“Clothe yourselves, all of you, with humility toward one another, for ‘God opposes the proud but gives grace to the humble.’ Humble yourselves, therefore, under the mighty hand of God, that he may exalt you at the proper time, casting all your anxiety on him because he cares for you.” (I Peter 5:6-7)
“What does it mean to be humble? It means, when you’ve made a mistake, admitting it and saying you’re sorry. It means, when you are weak or sick or inadequate for a task, not being too proud to ask for help. It means doing some ordinary jobs and spending time with ordinary people and being indifferent to accolades.
In other words, in all its forms humility is the risk of losing face. Humility is the risk of not being noticed, not being appreciated, not being praised, and not being rewarded. Lowliness runs the obvious risk of being looked down on.
And being looked down on is painful. Being unnoticed and unappreciated is painful. Losing face is painful. Being made little of is painful. And therefore humility causes anxiety. And the command to be humble under God and to be clothed with humility toward each other makes us anxious…
If we are going to have the courage of humility and the boldness of lowliness, someone is going to have to take our anxiety away…The secret of humility is being able to cast your anxiety on God…before you can put yourself humbly under God’s mighty hand, you have to put your anxiety confidently in God’s mighty hand.
The humility Peter commands under God’s hand is the peaceful, confident humility that comes because we have cast our anxiety on God with the confidence that he cares for us…humbled and lowly under the mighty hand of an infinitely holy and powerful God, and confident and peaceful because that very God cares for us and carries our anxiety. Before you bow down and step under him, cast the burden of your anxiety on him!”
But what does casting mean?
“The people of Peter’s day would have understood that if you have a garment on and you want a [donkey] to carry it for you, you “cast” the garment on the animal. In this way you don’t carry it anymore. It’s on the animal not on you. The donkey works for you and lifts your load.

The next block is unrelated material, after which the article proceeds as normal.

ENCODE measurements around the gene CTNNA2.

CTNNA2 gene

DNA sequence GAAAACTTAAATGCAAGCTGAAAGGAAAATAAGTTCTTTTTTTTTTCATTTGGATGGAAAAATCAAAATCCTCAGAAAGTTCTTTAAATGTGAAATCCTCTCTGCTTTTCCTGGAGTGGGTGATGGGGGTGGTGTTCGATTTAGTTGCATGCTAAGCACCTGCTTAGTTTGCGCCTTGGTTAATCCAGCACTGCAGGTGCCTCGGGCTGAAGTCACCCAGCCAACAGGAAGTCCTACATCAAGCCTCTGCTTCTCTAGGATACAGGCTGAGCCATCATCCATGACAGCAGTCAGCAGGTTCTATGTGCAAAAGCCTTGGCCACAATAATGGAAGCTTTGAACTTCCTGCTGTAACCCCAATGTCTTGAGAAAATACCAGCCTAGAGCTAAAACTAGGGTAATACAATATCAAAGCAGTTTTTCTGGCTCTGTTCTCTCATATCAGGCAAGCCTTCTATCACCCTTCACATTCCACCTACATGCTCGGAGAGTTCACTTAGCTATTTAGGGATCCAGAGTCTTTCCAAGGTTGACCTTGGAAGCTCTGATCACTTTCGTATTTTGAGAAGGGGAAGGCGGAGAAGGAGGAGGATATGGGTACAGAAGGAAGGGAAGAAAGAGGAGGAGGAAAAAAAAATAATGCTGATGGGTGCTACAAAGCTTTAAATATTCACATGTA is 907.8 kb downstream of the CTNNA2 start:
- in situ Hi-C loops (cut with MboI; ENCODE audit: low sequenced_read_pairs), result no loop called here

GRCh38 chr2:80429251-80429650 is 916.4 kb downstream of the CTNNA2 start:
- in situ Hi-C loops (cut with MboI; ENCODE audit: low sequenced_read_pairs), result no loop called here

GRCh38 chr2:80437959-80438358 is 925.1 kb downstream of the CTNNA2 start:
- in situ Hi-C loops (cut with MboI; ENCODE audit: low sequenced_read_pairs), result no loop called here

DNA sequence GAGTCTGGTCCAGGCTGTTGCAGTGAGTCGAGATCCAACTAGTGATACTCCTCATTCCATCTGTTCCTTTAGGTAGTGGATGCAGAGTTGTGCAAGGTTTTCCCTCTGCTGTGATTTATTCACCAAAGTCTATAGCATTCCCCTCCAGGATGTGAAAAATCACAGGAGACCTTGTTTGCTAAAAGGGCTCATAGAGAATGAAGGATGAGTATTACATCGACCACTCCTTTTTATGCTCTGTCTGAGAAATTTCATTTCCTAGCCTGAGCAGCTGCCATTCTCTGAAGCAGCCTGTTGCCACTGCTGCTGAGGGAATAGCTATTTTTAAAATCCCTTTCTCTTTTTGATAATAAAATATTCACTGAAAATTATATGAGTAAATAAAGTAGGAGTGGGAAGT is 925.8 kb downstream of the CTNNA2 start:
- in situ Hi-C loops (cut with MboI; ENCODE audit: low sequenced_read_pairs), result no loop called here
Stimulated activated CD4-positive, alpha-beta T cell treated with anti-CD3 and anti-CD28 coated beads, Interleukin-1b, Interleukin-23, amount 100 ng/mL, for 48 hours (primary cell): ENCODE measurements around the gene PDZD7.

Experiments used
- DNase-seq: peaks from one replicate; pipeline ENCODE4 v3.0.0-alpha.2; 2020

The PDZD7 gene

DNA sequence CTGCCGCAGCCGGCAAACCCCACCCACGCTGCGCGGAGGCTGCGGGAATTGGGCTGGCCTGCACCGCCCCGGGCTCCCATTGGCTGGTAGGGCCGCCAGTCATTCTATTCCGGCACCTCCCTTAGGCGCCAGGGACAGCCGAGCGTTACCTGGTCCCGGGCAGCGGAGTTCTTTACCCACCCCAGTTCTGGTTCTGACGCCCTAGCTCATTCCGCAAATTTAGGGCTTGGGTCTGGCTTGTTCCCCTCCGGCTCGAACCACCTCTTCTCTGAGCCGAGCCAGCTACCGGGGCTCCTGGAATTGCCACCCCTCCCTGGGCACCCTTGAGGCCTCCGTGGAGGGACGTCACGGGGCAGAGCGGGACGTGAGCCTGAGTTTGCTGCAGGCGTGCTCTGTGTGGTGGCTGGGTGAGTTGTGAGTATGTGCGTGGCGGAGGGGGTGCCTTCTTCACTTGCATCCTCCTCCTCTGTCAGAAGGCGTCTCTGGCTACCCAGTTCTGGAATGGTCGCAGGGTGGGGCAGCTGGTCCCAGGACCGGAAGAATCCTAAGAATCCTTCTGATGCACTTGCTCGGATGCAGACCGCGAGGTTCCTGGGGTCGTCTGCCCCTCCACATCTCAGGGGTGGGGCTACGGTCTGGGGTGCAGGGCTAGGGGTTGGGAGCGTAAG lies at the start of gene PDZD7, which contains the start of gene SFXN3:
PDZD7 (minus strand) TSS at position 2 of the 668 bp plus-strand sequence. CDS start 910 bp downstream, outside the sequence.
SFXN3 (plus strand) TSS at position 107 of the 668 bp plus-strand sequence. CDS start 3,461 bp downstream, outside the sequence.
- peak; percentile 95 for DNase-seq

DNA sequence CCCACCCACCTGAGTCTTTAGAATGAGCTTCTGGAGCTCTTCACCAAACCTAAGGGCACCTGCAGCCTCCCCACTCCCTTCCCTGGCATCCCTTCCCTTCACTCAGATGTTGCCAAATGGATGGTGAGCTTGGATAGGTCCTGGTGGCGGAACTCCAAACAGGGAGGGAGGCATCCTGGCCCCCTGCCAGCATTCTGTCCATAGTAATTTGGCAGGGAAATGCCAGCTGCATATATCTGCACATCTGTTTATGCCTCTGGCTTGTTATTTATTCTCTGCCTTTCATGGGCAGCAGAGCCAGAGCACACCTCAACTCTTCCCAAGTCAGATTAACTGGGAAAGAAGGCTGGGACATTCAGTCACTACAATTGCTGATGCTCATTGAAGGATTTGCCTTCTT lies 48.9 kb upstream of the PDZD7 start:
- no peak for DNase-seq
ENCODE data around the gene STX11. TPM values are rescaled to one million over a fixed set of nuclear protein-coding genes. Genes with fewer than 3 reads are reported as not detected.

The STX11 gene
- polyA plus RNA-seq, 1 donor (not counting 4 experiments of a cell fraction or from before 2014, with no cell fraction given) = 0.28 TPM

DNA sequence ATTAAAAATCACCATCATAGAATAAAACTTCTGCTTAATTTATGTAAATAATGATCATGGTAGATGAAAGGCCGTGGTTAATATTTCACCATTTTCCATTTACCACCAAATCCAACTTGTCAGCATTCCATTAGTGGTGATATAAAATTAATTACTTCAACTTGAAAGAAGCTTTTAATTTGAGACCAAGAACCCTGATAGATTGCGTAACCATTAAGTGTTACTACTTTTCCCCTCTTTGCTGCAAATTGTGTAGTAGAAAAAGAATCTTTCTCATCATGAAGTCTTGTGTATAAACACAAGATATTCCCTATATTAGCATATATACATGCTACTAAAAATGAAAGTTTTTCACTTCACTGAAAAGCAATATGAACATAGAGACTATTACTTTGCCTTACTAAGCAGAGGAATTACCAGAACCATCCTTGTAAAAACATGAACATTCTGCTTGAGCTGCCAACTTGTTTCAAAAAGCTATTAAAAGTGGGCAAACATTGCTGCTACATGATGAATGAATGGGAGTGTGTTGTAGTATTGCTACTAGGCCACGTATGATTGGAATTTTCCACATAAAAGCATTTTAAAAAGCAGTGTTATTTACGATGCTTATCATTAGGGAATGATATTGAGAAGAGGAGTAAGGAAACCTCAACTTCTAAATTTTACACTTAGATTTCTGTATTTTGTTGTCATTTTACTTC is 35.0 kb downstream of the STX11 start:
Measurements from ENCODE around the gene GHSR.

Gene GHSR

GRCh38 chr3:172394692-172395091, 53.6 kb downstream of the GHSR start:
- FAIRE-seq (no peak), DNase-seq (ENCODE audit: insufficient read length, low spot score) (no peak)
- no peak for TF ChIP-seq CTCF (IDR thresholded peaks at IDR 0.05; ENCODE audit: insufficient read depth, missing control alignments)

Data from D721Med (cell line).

…God is willing to carry your anxieties the same way a donkey carries your baggage. One of the greatest things about the God of the Bible is that he commands us to let him work for us before commanding us to work for him…God wants to be a burden bearer because it demonstrates his power and puts him in a class by himself among the so-called gods of the universe. “No one has seen a God besides thee, who works for those who wait for him.” So throw the garments of your anxiety onto him. He wants to carry it.”
How though, specifically, do I cast?
“How do you practically make the anxiety transfer from your back to God’s back? The answer is: trust that he cares for you. Believe this promise. Trust him. It’s a matter of practical trust.
That promise…is connected to a command and the promise is meant to show you how to obey the command. The command is, “Cast your anxiety on God.” The promise is, “God cares for you.” That means, he cares about the thing that has you worrying. He wants to be trusted for that…Lay a specific anxiety on God. Trust him specifically that he cares about that. Believe that he is God. His purposes cannot be thwarted.
When it says that he cares, it means he will not stand by and let things develop without his influence. It means he will act. He will work. Not always the way we would. He’s God. He sees a thousand connections we don’t see…”Cast your anxiety on God by trusting that he cares for you.” (John Piper, Anxieties: To Be Cast Not Carried. Read or listen to the whole message here.)